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“Resistance is justified when Palestine is occupied”: Hundreds gather in support of Palestine on Land Day

The protest was marred by an intrusive police presence

Image of protestors gathered with large Palestinian Flag in front of Sydney Harbour Bridge Image: Palestine Action Group Sydney

More than 150 people gathered at Sydney’s First Fleet Park to protest against Israeli apartheid on Palestine Land Day. Protesters demanded that SBS ban Eurovision 2019 from being filmed in Israel, as an extension of the internationally renowned Boycott-Divestment-Sanction (BDS) campaign.

There were multiple speakers, including Senator Mehreen Faruqi, NUS Ethnocultural Officer Hersha Kadkol, and speakers from BDS Australia. Despite the peaceful nature of the protest, there appeared to be kettling, racial profiling and physical assault on behalf of the police.

Student activist Paulie Bover commented, “Today marks one year since the Great March of Return protests started —peaceful weekly protests that seek to draw attention to the ever-degrading conditions in Gaza. Our protest was a response to the call for a global march of return.”

Police response to the march throughout Circular Quay was hostile. Multiple protesters told Honi that the police stated that once a protest becomes political, the protestors are “no longer members of the public,” a statement which has little legal basis.

The police also allegedly told protesters that it was illegal to film police officers, despite this not being the case. Civilians walking near police officers reported that they were approached by police if they looked like they were part of the protest — usually approaching those who looked like they were of Arab descent.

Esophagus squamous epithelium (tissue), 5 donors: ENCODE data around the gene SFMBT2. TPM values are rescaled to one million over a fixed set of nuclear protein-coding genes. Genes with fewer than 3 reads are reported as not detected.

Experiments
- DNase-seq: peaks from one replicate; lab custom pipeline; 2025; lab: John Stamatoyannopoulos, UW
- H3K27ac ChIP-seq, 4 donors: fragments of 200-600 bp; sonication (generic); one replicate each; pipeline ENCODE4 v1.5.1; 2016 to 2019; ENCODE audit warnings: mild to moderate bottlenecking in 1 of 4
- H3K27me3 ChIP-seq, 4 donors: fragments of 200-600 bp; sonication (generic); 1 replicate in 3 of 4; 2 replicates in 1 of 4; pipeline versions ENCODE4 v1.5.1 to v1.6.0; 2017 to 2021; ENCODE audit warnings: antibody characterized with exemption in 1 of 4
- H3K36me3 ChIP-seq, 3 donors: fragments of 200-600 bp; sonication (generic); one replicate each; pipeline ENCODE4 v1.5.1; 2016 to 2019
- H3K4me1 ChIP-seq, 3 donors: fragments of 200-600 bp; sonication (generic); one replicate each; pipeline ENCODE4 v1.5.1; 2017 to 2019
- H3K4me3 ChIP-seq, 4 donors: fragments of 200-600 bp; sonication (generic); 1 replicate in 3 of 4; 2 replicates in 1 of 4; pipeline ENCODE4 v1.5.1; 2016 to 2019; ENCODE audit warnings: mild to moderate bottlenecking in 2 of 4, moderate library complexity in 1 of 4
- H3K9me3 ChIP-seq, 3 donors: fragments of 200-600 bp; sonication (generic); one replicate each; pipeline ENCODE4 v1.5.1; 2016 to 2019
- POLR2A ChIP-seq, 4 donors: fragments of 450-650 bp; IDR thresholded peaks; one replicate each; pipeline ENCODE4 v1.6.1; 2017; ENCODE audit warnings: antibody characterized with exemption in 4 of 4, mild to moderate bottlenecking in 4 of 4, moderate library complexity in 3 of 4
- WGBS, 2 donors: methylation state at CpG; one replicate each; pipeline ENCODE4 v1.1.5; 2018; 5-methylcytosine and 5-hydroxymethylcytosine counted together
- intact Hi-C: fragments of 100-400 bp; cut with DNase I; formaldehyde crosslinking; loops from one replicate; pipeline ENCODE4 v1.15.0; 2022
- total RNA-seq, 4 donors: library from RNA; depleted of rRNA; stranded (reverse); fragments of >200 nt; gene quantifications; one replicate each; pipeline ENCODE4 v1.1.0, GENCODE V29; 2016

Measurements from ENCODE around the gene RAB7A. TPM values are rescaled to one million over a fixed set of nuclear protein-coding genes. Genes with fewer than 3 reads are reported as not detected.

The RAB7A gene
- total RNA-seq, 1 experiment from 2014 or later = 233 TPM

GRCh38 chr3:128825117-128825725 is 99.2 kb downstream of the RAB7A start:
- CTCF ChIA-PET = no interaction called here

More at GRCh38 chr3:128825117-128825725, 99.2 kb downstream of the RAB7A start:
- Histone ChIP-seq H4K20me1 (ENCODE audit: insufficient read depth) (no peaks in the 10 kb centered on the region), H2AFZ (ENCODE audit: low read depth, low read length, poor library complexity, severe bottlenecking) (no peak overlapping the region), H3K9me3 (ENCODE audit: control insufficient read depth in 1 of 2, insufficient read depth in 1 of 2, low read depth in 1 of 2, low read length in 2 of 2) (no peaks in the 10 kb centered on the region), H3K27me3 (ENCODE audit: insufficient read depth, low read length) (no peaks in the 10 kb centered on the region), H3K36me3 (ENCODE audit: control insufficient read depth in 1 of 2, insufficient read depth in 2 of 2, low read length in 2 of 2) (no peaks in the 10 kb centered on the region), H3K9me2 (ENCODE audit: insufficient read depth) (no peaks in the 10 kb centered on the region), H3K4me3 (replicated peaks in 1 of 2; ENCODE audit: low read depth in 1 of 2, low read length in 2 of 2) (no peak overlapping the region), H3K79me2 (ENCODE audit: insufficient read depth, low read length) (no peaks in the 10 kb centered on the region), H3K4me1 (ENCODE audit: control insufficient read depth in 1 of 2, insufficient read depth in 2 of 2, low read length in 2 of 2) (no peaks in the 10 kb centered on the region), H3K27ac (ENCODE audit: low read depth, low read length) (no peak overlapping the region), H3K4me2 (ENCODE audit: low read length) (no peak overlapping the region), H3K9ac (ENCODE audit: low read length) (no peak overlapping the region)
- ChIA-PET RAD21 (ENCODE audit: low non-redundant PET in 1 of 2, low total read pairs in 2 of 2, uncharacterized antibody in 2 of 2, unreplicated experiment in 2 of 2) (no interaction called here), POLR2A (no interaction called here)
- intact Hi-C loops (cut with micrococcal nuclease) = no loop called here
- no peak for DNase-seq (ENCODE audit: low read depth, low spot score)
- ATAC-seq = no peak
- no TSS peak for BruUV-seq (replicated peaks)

Autonomous Collective Against Racism (ACAR) convenor Swapnik Sanagavarapu commented that “NSW Police used physical force    including violently shoving elderly men and preventing an onlooker from entering and exiting the procession.”

Bover commented that “Eurovision 2019 is an attempt to whitewash apartheid.”

Land Day dates back to  when Palestinians organised against illegal Israeli appropriation of land in 1976. Protesters brought to attention the increasingly violent nature of the Israeli occupation.

Kadkol brought to light Australian involvement in weapons trade with Israel, who she decried for selling steel tanks and other machinery to tear down Palestinian villages. Demands were made to the Australian government to not replicate the move from Tel Aviv to Jerusalem of the United States embassy.

The positive reception of Kadkol’s radical speech by the large crowd marks a heightened consciousness in Australian complicity to the Israeli occupation, noting in a statement to Honi that “our state is just as much responsible for apartheid and colonialism as the US. Australian politicians give cover to Israel’s crimes against humanity, and drive racism towards Arabs and Muslims.”

“The courage and heroism of Palestinians who resist should be our inspiration. We must meet them in solidarity and outrage to spread the resistance everywhere.”